- Fun. It’s an old-fashioned idea, but how about having fun? This may be something that you’ve done in the past, but forgotten how! In fact, child development specialists have noted, children have a special orientation towards having fun that most people leave behind as they age. Can you recall the kinds of activities that brought you pleasure as a child? Walking in a field? Listening to birds? Kicking a ball around or shooting baskets? Singing? Drawing? Try to recall, then to recreate, those halcyon childhood days.
- How about relaxing at work. Can you try to lower the stress level while working? How might you do that? By seeing the fun of it, or making tasks fun, including reflecting on work positives and task enjoyment. Or by simply saying to yourself: “This isn’t life or death. It’s a job, or way of making a living or getting ahead. Nearly everybody accomplishes this and manages to get through their work lives and then to retire.
- Spiritual, meditative, relaxing thinking and activity. Modern workplaces often include, in addition to gaming spaces, places simply to relax and recharge. These include green spaces, walking trails, benches for lulling around or conversing with fellow travelers, meditation or prayer or just quiet rooms. High tech firms with these amenities have reasons for having them. Their purpose is to achieve the goal of this section — to help people be calm and productive at work. But you don’t have to work at a famous tech company to embrace such techniques.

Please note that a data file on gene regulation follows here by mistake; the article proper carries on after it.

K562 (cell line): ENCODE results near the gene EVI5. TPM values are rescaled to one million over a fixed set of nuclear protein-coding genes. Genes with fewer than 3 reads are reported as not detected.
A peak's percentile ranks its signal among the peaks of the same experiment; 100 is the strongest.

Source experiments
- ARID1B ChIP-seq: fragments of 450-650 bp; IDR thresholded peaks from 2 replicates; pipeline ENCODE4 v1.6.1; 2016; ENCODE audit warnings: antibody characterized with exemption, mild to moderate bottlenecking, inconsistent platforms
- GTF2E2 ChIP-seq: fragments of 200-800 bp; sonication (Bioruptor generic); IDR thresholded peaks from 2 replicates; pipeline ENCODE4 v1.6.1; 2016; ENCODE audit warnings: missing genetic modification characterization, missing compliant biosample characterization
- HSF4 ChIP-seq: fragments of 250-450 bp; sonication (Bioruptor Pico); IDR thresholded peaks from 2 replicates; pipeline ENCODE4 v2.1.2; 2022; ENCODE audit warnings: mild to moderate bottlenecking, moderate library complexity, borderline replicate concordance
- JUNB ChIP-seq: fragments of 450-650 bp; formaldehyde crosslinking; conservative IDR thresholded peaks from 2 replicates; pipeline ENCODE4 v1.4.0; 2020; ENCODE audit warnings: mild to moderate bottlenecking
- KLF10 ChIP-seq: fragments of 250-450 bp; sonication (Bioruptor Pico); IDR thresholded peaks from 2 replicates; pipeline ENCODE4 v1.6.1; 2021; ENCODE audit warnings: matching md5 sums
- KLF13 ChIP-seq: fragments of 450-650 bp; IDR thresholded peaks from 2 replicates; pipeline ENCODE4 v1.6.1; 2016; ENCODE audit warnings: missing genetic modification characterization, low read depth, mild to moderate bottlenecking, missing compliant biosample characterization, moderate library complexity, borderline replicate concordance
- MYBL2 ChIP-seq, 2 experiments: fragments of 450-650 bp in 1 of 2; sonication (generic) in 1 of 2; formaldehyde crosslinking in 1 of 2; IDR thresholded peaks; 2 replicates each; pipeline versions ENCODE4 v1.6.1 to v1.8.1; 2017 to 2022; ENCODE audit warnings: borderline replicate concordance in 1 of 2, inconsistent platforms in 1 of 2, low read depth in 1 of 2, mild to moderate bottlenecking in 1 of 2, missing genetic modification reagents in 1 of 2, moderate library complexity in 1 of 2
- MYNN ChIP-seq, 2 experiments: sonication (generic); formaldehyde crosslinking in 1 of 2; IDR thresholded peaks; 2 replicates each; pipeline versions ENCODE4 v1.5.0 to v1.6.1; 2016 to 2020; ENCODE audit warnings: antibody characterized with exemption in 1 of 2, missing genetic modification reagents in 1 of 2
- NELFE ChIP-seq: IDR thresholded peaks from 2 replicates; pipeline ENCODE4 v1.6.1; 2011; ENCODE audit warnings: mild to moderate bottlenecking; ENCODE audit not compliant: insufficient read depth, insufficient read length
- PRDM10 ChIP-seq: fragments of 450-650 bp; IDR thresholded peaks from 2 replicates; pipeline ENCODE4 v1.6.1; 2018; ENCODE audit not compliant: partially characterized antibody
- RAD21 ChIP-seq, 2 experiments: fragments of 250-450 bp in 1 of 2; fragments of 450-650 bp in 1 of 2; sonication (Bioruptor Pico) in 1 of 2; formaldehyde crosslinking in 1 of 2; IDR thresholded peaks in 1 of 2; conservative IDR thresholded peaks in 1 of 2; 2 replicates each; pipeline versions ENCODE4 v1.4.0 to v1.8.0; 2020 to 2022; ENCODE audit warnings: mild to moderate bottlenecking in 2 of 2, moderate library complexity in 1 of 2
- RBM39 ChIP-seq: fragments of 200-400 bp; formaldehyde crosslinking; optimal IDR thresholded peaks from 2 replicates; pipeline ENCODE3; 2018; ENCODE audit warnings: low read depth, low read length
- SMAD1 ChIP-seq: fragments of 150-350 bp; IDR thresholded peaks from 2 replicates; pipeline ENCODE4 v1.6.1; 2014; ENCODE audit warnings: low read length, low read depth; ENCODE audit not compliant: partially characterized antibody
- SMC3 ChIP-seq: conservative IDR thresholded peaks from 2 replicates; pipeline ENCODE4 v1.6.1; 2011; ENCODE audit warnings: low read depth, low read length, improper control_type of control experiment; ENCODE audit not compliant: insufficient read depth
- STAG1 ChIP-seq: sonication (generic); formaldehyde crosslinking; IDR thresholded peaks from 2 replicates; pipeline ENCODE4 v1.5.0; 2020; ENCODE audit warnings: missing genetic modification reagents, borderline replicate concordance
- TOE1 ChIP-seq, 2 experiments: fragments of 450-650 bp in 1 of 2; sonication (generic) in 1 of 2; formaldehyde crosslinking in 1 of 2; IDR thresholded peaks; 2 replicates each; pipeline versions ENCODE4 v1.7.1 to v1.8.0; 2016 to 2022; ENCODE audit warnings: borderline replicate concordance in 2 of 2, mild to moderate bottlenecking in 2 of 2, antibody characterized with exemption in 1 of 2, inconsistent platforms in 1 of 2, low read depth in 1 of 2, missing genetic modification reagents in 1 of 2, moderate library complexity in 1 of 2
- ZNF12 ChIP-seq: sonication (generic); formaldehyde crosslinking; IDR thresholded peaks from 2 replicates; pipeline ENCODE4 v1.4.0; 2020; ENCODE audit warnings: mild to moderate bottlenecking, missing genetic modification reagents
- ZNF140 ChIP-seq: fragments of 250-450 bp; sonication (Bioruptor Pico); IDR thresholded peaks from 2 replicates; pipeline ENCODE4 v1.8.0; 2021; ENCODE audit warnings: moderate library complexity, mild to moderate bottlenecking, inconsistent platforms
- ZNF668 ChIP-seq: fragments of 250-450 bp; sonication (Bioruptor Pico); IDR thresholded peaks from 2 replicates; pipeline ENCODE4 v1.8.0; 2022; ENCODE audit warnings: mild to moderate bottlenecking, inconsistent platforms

Work is generally a necessary — and a desirable — part of people’s lives. People are required to make a living. But also they need work to provide their lives with a focus — giving them a place to go and something to do for a major part of their day/life. Virtually all of us know the sense of pride and the good feelings that stem from a job well done, including praise and appreciation from other, meaningful people in our home and work worlds. It seems fair to call this a natural, essential part of being human. And a parallel aspect of a positive work life is that it does not overwhelm you or preoccupy you to the exclusion of other parts of your life.
We don’t have to go very far afield or dig too deeply into the weeds to figure this out. It’s commonsensical. And curing, avoiding, and recovering from addiction is, above all, a matter of common sense.